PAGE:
“Just as disturbing,” the group continued, “this action sends a message to the larger community that civil discourse and active citizenship will result in punishment rather than in finding consensus in ways that uphold the principles of democracy and the functioning of our republic … (which) will have a long-term impact on our students’ faith in the democratic process and our constitutional principles.”

Tennessee’s living history drama was filled with teachable moments

Political science and social studies experts say it’s hard to narrow down the events in Tennessee this spring to one teachable moment.

Tens of thousands of citizens descending on the Capitol to protest gun violence after a school shooting and the subsequent expulsions and reinstatements of Jones and Pearson are rich runways for academic inquiry. Among the issues: freedom of speech, legislative rules of decorum, the enduring influence of racism on public policy, and — as Bassow, the Nashville student, articulated — the fragility of democracy.

Students protest outside the Tennessee State Capitol on April 3, 2023, during a demonstration against gun violence and the state’s lax gun laws after a deadly school shooting at The Covenant School in Nashville. (Marta W. Aldrich / Chalkbeat)

John Geer, a political science professor who helped to launch the Vanderbilt Project on Unity and American Democracy, heartily agrees with Bassow.

“The teachable moment is that democracy fundamentally rests on genuine competition among political parties,” said Geer. “But because of supermajorities in our state legislatures, the minority party has no real influence and is left to scream or complain. They’re not part of the governing process. There’s no give and take, no compromise. Meanwhile, the majority party has so much power that they don’t need to negotiate, and that leads to excesses.”

It didn’t take long for resources to become available to help teachers broach the controversies in Tennessee as well as in Montana, where that state’s House speaker silenced Democratic Rep. Zooey Zephyr, a transgender lawmaker who refused to apologize for telling colleagues they would have “blood” on their hands if they supported a ban on gender-affirming care for youths.

Facing History and Ourselves, a nonprofit group that creates resources about current events to spawn thoughtful classroom discussions, zeroed in on two issues in its lessons: how to discuss politics in non-polarizing ways and the implications of using rules of decorum to censure legislators.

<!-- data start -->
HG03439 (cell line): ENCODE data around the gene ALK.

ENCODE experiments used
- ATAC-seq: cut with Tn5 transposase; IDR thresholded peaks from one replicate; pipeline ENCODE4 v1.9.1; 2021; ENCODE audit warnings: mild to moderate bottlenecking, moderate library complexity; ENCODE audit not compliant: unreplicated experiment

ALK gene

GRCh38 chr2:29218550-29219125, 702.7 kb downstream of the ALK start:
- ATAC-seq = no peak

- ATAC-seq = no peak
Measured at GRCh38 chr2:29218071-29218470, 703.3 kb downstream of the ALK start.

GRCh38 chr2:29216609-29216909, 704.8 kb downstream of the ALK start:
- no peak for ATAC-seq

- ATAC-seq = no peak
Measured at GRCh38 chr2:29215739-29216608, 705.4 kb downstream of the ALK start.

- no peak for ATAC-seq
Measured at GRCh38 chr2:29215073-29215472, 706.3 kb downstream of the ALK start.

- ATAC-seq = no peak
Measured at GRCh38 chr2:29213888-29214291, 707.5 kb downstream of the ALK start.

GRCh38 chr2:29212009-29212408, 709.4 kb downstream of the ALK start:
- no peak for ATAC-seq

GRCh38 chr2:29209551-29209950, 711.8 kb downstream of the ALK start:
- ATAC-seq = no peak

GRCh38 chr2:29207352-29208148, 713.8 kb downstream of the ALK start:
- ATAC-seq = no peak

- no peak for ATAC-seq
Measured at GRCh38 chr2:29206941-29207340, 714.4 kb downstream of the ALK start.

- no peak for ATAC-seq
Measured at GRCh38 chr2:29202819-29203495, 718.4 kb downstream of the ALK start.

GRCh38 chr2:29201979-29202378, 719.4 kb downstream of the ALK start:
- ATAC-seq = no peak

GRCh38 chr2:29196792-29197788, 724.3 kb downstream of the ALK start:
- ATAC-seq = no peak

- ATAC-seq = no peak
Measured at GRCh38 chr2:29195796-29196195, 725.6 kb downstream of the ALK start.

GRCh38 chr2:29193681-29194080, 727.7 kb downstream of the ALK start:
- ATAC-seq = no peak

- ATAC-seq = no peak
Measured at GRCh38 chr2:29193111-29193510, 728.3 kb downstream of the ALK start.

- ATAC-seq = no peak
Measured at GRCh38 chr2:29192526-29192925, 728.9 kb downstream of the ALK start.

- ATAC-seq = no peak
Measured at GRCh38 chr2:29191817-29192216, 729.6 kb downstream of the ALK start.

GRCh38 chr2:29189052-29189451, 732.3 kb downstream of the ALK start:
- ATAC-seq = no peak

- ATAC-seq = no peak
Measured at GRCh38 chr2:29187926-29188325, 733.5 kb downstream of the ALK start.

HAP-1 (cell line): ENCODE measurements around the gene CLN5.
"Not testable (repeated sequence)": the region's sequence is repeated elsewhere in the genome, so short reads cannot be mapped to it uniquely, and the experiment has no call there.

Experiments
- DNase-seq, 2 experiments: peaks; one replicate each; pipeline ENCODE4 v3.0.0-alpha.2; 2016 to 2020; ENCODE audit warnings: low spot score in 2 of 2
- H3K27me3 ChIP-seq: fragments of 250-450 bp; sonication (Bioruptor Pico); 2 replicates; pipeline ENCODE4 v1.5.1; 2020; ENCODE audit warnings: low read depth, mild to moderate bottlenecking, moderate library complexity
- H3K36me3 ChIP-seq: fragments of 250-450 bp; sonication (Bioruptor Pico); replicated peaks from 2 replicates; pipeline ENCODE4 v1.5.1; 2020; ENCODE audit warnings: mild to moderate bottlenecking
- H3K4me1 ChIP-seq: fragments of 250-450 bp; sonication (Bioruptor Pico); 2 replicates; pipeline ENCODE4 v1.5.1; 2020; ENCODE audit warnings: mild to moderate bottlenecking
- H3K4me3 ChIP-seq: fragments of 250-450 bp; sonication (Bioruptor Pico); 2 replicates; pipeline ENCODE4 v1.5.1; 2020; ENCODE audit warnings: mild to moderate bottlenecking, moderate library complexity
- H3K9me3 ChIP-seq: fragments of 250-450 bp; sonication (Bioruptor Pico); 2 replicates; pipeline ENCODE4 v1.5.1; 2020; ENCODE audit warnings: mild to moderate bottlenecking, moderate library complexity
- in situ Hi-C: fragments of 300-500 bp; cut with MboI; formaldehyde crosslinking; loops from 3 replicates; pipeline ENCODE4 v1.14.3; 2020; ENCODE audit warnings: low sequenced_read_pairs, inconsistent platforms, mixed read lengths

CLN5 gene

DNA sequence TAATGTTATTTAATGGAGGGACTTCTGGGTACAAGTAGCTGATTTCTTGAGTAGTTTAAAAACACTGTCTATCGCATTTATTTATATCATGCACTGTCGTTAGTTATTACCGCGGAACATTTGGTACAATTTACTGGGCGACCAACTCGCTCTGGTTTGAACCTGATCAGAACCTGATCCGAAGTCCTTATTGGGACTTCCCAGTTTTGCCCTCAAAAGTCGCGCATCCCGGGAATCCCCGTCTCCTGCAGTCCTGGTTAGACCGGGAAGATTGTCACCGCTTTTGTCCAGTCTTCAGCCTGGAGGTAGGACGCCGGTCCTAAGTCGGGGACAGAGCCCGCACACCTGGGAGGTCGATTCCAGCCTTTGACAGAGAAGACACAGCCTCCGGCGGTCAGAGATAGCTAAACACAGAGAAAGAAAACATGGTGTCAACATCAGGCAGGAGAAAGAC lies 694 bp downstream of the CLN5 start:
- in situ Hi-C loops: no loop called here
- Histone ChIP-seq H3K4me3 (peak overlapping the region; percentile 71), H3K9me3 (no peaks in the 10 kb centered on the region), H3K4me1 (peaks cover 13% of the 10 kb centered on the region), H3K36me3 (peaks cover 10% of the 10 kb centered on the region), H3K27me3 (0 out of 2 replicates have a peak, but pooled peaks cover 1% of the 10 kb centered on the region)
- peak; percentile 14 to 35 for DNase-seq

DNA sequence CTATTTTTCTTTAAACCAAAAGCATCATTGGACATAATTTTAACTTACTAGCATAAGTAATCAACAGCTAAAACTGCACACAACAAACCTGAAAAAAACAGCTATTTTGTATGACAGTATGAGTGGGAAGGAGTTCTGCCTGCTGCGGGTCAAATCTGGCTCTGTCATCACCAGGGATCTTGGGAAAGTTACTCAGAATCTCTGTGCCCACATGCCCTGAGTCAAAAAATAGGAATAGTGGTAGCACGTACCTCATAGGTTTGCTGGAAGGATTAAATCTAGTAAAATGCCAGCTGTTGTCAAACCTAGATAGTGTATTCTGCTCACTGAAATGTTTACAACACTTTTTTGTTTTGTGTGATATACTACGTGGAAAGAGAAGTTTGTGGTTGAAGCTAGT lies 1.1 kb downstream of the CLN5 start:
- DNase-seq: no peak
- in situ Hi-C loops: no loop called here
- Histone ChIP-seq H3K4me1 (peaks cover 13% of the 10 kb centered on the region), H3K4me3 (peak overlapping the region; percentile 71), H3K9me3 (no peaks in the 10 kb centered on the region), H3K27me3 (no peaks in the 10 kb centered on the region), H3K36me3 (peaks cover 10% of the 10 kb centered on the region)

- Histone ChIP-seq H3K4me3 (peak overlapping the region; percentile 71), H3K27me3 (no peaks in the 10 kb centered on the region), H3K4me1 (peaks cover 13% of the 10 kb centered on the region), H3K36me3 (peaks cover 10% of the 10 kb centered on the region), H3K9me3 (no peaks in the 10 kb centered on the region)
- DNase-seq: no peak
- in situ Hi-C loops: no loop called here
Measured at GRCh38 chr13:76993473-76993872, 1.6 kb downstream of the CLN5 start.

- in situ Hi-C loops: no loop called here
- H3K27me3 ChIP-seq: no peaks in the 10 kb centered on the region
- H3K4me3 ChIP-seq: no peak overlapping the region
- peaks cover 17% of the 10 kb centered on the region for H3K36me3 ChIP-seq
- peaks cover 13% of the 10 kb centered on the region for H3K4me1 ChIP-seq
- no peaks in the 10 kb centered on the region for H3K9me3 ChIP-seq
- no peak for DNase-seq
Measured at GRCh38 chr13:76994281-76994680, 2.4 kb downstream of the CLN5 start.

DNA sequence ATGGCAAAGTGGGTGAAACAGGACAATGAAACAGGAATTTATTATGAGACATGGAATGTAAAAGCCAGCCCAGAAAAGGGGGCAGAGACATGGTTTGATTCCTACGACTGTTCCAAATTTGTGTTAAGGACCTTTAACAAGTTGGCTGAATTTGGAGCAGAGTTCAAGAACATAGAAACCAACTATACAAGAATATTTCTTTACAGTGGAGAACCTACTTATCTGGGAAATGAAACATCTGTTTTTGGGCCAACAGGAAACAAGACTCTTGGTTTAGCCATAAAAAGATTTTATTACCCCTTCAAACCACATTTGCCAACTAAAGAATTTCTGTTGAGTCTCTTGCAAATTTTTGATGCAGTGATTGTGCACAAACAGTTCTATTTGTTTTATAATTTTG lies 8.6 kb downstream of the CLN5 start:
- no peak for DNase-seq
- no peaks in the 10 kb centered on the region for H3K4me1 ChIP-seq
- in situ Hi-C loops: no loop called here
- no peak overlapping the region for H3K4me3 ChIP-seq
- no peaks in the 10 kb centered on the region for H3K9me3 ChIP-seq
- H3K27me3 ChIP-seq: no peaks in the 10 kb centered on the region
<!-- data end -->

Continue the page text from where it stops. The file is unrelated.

“What norms should guide our conversations about political issues?” asks the group’s lessons designed for middle and high school students.

“How could rules around speech be used to silence people?”

The availability of resources doesn’t mean such questions are being regularly asked in Tennessee classrooms, however.

The state’s public school teachers don’t have much wiggle room on what they’re allowed to teach. They’re also under increased scrutiny over the resources they can use.

Teachers are guided by hundreds of state-approved academic standards that set learning goals by subject and grade, and that dictate decisions around curriculum and testing. And social studies teachers already are hard-pressed to cover all of the standards for their subjects during a single school year. Even if they do, only a few courses offered in grades five, eight, and 12 include standards that might lend themselves to discussions about the Tennessee Three.

“Tennessee civics is really nowhere in the standards,” said Bill Carey, who sells resources for educators through his nonprofit Tennessee History for Kids. “And if something isn’t in the standards, it’s probably not going to be taught.”

Social studies lessons, in particular, are monitored closely by parents and activists.

In 2015, some complained that some Tennessee teachers were “indoctrinating” students into Islam in their seventh-grade world history classes, prompting state officials to order an early review of those standards.

More recently, amid a conservative backlash to anti-racism protests after a white policeman killed Black American George Floyd in Minneapolis (an incident that prompted a federal investigation into systemic racism on the police force), Tennessee was among the first states to enact a law intended to restrict K-12 classroom discussions about race, racism, and gender.

Specifically, the 2021 law prohibits teachers from discussing 14 concepts that the state has deemed divisive, including that the United States is fundamentally or irredeemably sexist or racist, or that an individual is inherently privileged, racist, sexist, or oppressive because of their race or gender.